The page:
Axial vectors like angular momentum $L^k$ are not proper vectors and thus do not follow the vector transformation law: $\bar v^i = \Lambda^i_j v^j$. Instead they are 'pseudovectors' which follow the vector trasnformation law except for a -1 sign under reflections/parity inversions.

These more complicated transformation rules for angular momentum can be made simpler by expressing it as a rank-2 antisymmetric tensor : $L^{ij} = \begin{bmatrix}0&L_z&-L_y\\-L_z&0&L_x\\L_y&-L_x&0\end{bmatrix}$.

In this form the angular momentum vector components under a transformation can be calculated using the usual rank-2 tensor transformation law, namely: $\bar L^{ij} = \Lambda^i_a \Lambda^j_b L^{ab}$.

I was wondering, is a similar procedure true for any pseudotensor. Can we always express it's components as the components of a higher rank new proper tensor?

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    $\begingroup$ Hodge dual? $\endgroup$ Commented Jan 2, 2021 at 13:58
  • $\begingroup$ Could you elaborate, does this mean it is true that we can always do this? $\endgroup$
    – Alex Gower
    Commented Jan 2, 2021 at 13:59
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    $\begingroup$ If you want to understand the object(s) you're working with here you could read about differential forms, angular momentum is an example. Technically the cross product on $\Bbb R^3$ does not produce another vector in $\Bbb R^3$, what you have actually used is the exterior product of two vectors: $\vec x\wedge \vec p=\vec x\otimes \vec p-\vec p\otimes \vec x$. This is an element of the exterior algebra, $\bigwedge^2 \Bbb R^3$. $\endgroup$
    – Charlie
    Commented Jan 2, 2021 at 20:48

1 Answer 1


I will offer an alternative way of looking at this. You care about transformations, right? More often than not these transformations form groups. For example rotation group is $\text{SO}(3)$, parity and time-reversal group is $Z_2$. Groups have representations over vector spaces, so different vectors simply are from different representation spaces for these groups. There is only one representation of the rotation group $\text{SO}(3)$ for 3d vectors. But you can have two representations of the Parity group - this gives you axial and polar vectors. You also have two representations of the time-reversal group - two more representations. So if you combine time-reversal, parity and rotations, you can have four different kinds of 3d vectors.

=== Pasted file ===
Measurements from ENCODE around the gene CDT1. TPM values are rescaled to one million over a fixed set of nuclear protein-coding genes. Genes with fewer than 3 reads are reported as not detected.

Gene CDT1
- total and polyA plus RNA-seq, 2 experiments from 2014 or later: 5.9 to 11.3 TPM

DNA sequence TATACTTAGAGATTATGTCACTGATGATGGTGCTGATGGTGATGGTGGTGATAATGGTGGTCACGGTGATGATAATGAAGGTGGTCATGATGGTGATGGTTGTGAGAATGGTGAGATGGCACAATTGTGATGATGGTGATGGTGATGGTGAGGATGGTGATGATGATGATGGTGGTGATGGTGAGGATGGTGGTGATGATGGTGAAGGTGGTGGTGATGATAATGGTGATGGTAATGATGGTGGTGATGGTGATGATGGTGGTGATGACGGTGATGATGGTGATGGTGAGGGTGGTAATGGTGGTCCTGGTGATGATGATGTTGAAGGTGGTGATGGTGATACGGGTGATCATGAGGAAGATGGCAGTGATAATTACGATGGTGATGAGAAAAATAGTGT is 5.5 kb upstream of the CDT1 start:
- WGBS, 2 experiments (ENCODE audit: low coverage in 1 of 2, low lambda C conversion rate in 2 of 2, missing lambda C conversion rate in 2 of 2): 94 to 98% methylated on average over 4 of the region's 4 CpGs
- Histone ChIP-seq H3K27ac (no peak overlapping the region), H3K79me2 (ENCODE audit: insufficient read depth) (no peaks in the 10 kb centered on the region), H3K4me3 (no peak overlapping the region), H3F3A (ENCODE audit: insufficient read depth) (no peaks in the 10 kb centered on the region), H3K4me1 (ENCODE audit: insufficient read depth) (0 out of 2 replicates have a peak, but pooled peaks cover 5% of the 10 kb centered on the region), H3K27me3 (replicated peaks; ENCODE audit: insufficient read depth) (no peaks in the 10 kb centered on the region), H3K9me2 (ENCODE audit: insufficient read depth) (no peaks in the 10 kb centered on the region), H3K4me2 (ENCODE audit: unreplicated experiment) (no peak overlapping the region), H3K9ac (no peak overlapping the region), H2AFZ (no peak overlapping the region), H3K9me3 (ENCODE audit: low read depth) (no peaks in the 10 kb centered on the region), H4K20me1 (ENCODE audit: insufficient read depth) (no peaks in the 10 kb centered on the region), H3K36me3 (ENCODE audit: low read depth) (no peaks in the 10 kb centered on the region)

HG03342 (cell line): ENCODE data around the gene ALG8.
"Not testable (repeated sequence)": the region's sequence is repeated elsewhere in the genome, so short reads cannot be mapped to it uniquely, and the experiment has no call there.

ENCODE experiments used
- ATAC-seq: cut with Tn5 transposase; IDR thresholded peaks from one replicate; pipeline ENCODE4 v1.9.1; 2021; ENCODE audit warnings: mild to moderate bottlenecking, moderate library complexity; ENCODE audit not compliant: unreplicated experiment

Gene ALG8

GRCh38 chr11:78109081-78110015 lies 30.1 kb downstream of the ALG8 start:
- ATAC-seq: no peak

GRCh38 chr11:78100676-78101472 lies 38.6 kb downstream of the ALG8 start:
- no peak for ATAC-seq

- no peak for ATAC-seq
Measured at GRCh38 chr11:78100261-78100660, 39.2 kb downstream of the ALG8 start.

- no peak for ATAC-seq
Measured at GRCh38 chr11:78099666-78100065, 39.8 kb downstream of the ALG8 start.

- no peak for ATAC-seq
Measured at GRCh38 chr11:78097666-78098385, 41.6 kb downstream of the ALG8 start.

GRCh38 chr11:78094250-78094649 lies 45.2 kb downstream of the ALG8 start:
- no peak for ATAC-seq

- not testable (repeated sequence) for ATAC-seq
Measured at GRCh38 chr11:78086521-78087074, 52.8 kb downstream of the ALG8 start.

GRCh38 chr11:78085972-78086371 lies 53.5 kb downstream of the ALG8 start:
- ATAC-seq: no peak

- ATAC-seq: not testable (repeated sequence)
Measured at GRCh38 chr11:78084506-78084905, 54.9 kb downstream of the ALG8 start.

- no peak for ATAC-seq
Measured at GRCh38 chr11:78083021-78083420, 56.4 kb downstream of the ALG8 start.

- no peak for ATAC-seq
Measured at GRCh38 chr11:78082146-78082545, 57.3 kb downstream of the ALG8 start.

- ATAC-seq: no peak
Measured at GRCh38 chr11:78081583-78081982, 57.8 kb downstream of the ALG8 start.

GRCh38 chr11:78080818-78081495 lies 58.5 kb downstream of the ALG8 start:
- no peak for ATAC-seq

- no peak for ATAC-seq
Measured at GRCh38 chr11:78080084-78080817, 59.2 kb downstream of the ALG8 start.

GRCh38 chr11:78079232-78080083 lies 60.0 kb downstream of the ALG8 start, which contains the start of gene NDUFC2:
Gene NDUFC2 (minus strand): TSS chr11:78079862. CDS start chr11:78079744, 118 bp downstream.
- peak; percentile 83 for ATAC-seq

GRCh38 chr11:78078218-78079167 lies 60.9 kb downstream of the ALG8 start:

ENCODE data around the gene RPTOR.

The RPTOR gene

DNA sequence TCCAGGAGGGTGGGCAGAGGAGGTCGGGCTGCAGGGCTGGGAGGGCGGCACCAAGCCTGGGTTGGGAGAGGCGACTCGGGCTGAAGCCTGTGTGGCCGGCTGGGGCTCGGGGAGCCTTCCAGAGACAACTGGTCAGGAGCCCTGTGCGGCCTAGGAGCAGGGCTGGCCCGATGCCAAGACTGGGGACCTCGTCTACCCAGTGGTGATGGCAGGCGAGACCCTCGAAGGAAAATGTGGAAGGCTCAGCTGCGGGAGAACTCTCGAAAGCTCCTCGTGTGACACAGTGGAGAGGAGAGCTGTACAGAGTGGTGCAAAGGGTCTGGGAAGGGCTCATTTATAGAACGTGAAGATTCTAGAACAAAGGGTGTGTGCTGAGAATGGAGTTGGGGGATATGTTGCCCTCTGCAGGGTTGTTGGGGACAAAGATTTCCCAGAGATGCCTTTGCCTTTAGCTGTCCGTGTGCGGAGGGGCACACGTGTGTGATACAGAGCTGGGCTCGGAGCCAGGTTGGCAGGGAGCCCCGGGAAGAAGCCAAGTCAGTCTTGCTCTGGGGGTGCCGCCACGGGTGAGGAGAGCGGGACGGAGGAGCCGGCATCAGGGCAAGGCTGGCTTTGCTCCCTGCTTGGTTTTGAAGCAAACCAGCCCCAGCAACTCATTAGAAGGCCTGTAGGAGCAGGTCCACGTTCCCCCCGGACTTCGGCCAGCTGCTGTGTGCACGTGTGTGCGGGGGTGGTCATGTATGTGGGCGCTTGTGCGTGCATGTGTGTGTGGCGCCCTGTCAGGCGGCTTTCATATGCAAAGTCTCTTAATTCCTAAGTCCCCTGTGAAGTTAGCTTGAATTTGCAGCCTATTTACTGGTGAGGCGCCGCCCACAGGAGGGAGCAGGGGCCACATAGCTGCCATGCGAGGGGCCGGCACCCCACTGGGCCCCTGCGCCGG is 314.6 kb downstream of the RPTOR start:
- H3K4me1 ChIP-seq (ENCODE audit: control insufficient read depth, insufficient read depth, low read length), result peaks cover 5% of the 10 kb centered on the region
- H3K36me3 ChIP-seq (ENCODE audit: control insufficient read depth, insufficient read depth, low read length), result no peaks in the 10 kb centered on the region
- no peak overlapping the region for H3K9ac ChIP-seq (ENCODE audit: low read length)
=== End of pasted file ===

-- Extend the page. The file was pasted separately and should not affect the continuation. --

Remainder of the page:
So if you want an exhaustive list of possibilities, my hunch is that you will get it if you go after the transformations that you are interested in.

Then, you can find ways to represent your vectors in the terms you like. I would expect that you should always be able to represent your pseudo-vectors in terms of vectors/tensors/forms from the tangent/co-tangent spaces because this is how you nail an abstract vector space to your physical system. But this is a hand-wavy statement - I would be happy to see it proven wrong.


  1. I shamelessly conflated irreducible representations with reducible ones. $Z_2$, being an Abelian group only has 1d irreducible representations, but $\mbox{SO}\left(3\right)$ has a single 3d irreducible representation. Combining time-reversal with parity, with rotations gives a group $Z_2\times Z_2\times\mbox{SO}\left(3\right)$. Now that has 4 different irreducible representations over 3d vector space.
  1. One has to distinguish vectors from vectors :-). Representation talk is applicable to any vector space over real numbers. But then there are vectors 'that transform like vectors/tensors', which means vectors from the tangent space of appropriate differentiable manifold (at some specific point). Both kinds are vectors, but the latter 'vectors/tensors' are more constrained. This is why you get vectors that do not transform like 'vectors/tensors'.

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